A mountain biker does a push-up with twist variation.
© Hanna Jonsson

7 pain-for-gain exercises for mountain bikers

Get stronger and more explosive out on the trails with these strength exercises – including a step-by-step guide on how to do them correctly.
Written by Hanna Jonsson
5 min readPublished on
Riding a bike is an amazing (and fun!) way to exercise, but it also means that some muscles are being overused whilst others are completely neglected. Giving the body some extra love and attention in the gym is not only important to keep it strong and well-balanced, but also to give it the best chance to stay injury-free.

Why riders need a full body workout

Annie Söderberg is the Head Performance Coach for the Swedish MTB Team and, with over 10 years of experience working with pro athletes, she knows the ins-and-outs of different rider-specific gym routines. She believes in exercises that work different parts of the body simultaneously, especially those that work diagonally, as they mimic the movements used on the bike.
“It’s not only about having the strength to push into a corner, it’s also about having the strength to hold on and resist the forces out of the corner. Mountain biking is all about counter-forces – you have to be able to pump the bike to carry speed but also be able to absorb an unexpected bump in the trail. Those two are opposite movements, but equally as important. Keeping your body position centred on the bike at all times requires countless counter-movements as you have to move your body backwards and forwards, and side to side, as well as push up and down when new features come at you on the trail.”
Short-term pain can lead to long term gain – in this case, a gain in performance out on the trails. Try these seven exercises that will make you stronger for riding.

1. Overhead squat

Why? A strong full-body exercise with a special focus on the shoulders, lats, core and legs and full-body flexibility.
  • If you struggle with ankle mobility, put some small weights under your heels (to raise them up slightly) to make it easier to squat.
  • Grip the barbell so that your elbows are at a 90º angle and then push it up over your head so that you’re holding the barbell with straight arms parallel to your ears. Lock your arms and back into this position.
  • Squat down as far as possible whilst holding in your core and keeping the arms straight over your head.
  • Push back up using your quads and glutes. It's easy to let the arms fall forward a little bit, so focus on keeping the arms parallel to the ears to make sure you’re working the right muscles.

2. Deadlift

Why? A strong full-body exercise with special focus on glutes, hamstrings and core.
  • Have the barbell just in front of your shins.
  • Bend down by pushing your bum back and keeping your back as straight as possible.
  • Grab the barbell with your hands, push your shoulders back, engage the core and look forward.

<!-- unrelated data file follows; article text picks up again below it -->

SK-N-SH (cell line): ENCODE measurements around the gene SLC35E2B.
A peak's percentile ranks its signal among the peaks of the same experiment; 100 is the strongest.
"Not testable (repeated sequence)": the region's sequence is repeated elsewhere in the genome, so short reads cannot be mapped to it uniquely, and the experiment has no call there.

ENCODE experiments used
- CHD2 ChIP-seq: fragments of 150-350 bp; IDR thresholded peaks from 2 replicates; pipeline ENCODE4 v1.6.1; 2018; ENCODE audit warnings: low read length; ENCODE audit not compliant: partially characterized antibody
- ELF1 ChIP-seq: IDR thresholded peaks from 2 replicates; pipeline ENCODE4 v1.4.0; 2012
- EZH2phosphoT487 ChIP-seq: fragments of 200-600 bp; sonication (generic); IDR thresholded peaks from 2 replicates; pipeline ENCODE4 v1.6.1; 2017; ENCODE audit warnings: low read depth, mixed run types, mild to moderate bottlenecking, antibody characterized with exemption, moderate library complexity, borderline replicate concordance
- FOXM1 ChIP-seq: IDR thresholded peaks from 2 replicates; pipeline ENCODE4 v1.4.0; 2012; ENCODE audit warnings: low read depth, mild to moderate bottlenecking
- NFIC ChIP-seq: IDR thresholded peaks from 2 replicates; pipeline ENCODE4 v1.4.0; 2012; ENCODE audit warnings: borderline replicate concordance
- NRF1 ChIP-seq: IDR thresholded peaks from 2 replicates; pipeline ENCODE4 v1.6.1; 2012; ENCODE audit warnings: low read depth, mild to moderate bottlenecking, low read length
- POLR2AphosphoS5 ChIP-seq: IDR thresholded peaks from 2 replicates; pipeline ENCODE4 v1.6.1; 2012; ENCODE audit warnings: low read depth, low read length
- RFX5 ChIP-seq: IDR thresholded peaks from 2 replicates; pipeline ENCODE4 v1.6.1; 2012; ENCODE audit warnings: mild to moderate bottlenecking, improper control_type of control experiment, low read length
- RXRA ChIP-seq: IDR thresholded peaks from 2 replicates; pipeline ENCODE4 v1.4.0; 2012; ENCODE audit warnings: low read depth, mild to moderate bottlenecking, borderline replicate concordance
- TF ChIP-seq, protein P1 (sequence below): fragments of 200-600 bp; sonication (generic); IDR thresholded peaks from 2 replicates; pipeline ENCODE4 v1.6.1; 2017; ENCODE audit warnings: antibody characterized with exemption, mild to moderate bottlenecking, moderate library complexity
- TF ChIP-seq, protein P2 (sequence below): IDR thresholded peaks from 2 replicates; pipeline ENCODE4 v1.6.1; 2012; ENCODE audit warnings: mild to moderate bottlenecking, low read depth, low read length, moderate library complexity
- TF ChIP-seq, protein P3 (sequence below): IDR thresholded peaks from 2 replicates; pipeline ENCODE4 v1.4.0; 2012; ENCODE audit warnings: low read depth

• Lift the bar up as close to your body as possible by standing up.
  • Put it back down again. Remember to keep your core and back equally as engaged going down as going up.

3. Banded side plank with leg lift

Why? A strong core exercise with a special focus on obliques and strengthening and stabilising the hips.
  • Put on a resistance band just above the knees and get into side plank position. Make sure you're straight and not leaning forwards or backwards.
  • Raise your top leg straight up as far as possible in a controlled motion and then lower it back down again.
  • Focus on 'lifting' your core the entire time, so that your waist and shoulders don’t slump down, and keep the hips from rotating backwards or forwards.
  • If it's too hard, do the exercise on the knees instead.

4. Jumping lunges

Why? An explosive exercise that works both leg and core strength and stabilises and strengthens the hips.
  • Take a step back and bend straight down so that the rear leg is at a 90º angle.
  • Make sure that the knee on the front leg is in line with your second toe.
  • In one explosive movement, jump up and swap legs, so that you land in the same position but with your back leg forward and vice versa.
  • Focus on keeping the core engaged the whole time so that the hips and knees are kept from rotating.

5. One-legged push-ups

Why? A strong core and arm exercise with a special focus on hip stabilisation and core engagement.
  • Get into push-up position on your hands or knuckles (if you have sore wrists).
  • Raise one leg whilst keeping the hips level and look forward.
  • Keep the leg raised while you lower your chest down and then push back up again.
  • Alternate the legs.

6. Plank variation with TRX

Why? A strong core exercise that mimics the pedal movement of riding a bike on uneven surfaces.
  • Use a rod or a bar and place it over a half moon ball. Place your feet in the TRX (suspension training) straps.
  • Push up on the bar into a plank position keeping your hips level, bum down and back strong.
  • Alternate bringing the legs into the chest whilst keeping the hips level and core engaged.

7. Plank variation with dumbbells

Why? A strong core exercise with a special focus on back and shoulders.
  • Get into a plank position. Keep your hips level and make sure you don’t sink into the shoulders, rather push out to keep the back strong.
  • Alternate arms pulling the dumbbells up on each side.
  • Remember to pull the dumbbells up close to the body to engage the back muscles as well as the arms.
For all you gym bunnies that don't need instructions on how to do each exercise, these are the seven moves that Annie says will make you stronger and faster on the bike.
  • Overhead squat
  • Deadlift
  • Banded side plank with leg lift
  • Jumping lunges
  • One-legged push-ups
  • Plank variation with TRX
  • Plank variation with dumbbells